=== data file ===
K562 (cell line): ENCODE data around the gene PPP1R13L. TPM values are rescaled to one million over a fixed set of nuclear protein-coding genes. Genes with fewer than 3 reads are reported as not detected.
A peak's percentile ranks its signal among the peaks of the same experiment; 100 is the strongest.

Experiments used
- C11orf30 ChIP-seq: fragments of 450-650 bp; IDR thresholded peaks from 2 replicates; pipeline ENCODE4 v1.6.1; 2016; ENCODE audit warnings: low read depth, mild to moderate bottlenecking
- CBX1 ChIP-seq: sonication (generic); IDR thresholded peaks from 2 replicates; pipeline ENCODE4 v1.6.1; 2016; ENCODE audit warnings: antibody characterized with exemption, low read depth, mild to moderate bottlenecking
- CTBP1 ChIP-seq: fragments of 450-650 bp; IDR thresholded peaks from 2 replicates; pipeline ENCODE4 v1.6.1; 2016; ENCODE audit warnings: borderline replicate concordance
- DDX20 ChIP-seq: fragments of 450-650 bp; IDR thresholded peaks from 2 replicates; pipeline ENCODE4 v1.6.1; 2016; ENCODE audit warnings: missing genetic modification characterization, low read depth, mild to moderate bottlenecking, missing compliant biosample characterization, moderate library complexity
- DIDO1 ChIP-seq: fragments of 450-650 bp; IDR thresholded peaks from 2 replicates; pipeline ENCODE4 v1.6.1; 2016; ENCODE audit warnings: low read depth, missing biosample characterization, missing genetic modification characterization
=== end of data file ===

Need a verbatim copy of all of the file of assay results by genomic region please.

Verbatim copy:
K562 (cell line): ENCODE data around the gene PPP1R13L. TPM values are rescaled to one million over a fixed set of nuclear protein-coding genes. Genes with fewer than 3 reads are reported as not detected.
A peak's percentile ranks its signal among the peaks of the same experiment; 100 is the strongest.

Experiments used
- C11orf30 ChIP-seq: fragments of 450-650 bp; IDR thresholded peaks from 2 replicates; pipeline ENCODE4 v1.6.1; 2016; ENCODE audit warnings: low read depth, mild to moderate bottlenecking
- CBX1 ChIP-seq: sonication (generic); IDR thresholded peaks from 2 replicates; pipeline ENCODE4 v1.6.1; 2016; ENCODE audit warnings: antibody characterized with exemption, low read depth, mild to moderate bottlenecking
- CTBP1 ChIP-seq: fragments of 450-650 bp; IDR thresholded peaks from 2 replicates; pipeline ENCODE4 v1.6.1; 2016; ENCODE audit warnings: borderline replicate concordance
- DDX20 ChIP-seq: fragments of 450-650 bp; IDR thresholded peaks from 2 replicates; pipeline ENCODE4 v1.6.1; 2016; ENCODE audit warnings: missing genetic modification characterization, low read depth, mild to moderate bottlenecking, missing compliant biosample characterization, moderate library complexity
- DIDO1 ChIP-seq: fragments of 450-650 bp; IDR thresholded peaks from 2 replicates; pipeline ENCODE4 v1.6.1; 2016; ENCODE audit warnings: low read depth, missing biosample characterization, missing genetic modification characterization